Ducati’s rise to a global brand and racing success began when Ducati Meccanica’s first director, Dr Giuseppe Montano, persuaded the legendary Fabio Taglioni to join the factory in May 1954. Taglioni had worked for two companies before joining Ducati, showing a flair for designing lightweight engines that could win the important “Gran Fondo” (large fund, i.e. big prize money) races. The most important before the Second World War had been the Milano Taranto, a near thousand-mile dash from Milan down Italy’s east coast.
But throughout the 1950s it was a revitalised Motogiro d’Italia that captured the public imagination. This race was run over several daily stages to gain the maximum publicity, with entries restricted to motorcycles closely related to ones the public could buy. Nothing larger than 175cc was allowed, again reflecting what was selling.
Taglioni’s first design for a Gran Fondo racer had been a 75cc single manufactured and raced under the Ceccato name. His next was with Mondial, working on desmodromics and 175s that won both the Milano Taranto and Moto Giro in 1954, the only time a manufacturer was victorious in both races in the same year. When Taglioni wasn’t invited to Mondial’s celebrations he quietly cleared his desk and left. He could have had a steady salary at anywhere from Ford to Ferrari, but chose Ducati simply because he was promised the autonomy necessary to build world class racing motorcycles.
Success in the Motogiro quickly came to mean success in the showrooms, so Ducati’s failure to achieve a single in the 1953 and 1954 events had weighed heavily on Montana’s mind. Unsurprisingly Taglioni’s initial focus was on the urgent need for a new motorcycle that could survive, and ideally win, the gruelling road race.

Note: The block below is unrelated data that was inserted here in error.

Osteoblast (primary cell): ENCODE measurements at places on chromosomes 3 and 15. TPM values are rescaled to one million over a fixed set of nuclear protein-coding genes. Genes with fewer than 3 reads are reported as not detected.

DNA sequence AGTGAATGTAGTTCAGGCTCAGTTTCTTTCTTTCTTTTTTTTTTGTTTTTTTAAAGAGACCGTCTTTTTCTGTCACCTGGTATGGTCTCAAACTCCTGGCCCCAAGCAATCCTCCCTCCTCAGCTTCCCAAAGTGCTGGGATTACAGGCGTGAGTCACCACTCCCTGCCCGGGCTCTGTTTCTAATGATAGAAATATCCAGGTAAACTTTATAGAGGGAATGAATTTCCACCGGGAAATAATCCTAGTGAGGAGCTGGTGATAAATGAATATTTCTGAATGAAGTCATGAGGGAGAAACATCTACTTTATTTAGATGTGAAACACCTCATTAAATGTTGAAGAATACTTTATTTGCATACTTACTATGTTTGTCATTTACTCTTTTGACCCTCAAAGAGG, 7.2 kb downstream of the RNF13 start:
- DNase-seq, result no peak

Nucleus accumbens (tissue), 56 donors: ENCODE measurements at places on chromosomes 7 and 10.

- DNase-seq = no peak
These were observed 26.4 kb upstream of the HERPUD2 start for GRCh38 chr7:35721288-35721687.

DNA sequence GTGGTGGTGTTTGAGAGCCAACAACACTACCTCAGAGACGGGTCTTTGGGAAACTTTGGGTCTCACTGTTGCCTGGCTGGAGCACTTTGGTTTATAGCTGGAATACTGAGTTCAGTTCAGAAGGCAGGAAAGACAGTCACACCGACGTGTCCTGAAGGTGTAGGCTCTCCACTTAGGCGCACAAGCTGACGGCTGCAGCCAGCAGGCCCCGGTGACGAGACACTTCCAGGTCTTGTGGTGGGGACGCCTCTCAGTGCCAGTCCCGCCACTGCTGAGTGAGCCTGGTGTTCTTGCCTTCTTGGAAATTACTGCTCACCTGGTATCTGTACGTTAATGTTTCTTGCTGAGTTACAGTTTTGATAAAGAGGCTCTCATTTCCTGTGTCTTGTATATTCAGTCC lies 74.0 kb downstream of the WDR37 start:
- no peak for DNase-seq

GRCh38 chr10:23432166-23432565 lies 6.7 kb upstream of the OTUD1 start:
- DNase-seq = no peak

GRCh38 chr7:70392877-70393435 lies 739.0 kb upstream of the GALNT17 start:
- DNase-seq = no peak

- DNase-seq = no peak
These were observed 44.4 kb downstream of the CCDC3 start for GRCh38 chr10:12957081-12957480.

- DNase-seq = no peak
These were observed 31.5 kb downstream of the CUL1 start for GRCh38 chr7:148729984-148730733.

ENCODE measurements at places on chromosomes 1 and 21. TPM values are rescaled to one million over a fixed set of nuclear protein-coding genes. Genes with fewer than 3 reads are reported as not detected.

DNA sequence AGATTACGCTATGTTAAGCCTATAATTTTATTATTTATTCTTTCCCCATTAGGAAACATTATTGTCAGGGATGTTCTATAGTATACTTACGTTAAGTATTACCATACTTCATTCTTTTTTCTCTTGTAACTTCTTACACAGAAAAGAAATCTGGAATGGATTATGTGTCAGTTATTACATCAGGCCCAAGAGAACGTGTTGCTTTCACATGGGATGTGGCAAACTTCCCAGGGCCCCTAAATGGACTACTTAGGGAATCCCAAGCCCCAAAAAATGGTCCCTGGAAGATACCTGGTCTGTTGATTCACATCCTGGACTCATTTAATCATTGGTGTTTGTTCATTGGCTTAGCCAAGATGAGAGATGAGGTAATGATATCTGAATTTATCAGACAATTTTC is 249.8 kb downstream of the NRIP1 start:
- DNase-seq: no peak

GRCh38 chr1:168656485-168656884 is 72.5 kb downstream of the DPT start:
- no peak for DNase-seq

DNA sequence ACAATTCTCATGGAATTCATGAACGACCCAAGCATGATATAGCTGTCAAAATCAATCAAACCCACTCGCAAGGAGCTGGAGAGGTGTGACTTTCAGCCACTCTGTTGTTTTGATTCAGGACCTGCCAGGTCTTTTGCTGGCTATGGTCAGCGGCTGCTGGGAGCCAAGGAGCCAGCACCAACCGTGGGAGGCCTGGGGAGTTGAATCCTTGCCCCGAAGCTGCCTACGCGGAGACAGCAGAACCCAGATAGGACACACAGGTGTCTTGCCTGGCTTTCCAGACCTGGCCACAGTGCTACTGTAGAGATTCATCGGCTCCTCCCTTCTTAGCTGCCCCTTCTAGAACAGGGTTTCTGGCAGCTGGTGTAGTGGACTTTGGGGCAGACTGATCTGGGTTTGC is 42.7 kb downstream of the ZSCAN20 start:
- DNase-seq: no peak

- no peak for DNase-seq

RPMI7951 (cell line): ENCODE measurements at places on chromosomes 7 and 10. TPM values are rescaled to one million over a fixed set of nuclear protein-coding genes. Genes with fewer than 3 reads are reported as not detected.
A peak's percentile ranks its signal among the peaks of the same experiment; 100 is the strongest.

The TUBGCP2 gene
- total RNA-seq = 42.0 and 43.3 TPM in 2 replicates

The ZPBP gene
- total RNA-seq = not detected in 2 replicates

Taglioni’s first offering was the Gran Sport, a 99.66cc single with what would become Ducati’s trademark bevel and shaft driven overhead camshaft. Laverda immediately protested that the Gran Sport wasn’t a true production bike, but rather a dedicated, hand-built, racer that the competitions’ pushrod overhead valve models would have no chance against.
In truth Laverda had a point. Even though the Gran Sport did eventually go into production, it was in limited numbers, and at a price that reflected its complexity and the expertise required during assembly. Nonetheless the 1955 Motogiro made Montana a very happy man when the new Gran Sport took every place bar one in the 100cc class. One even managed fifth overall, beating a great many 175cc machines.
Engine no. E-1003-F3
• Amadori brakes (200mm front, 160mm rear)
• 1963 wins at Cookstown and Tandragee
• Same ownership for 55 years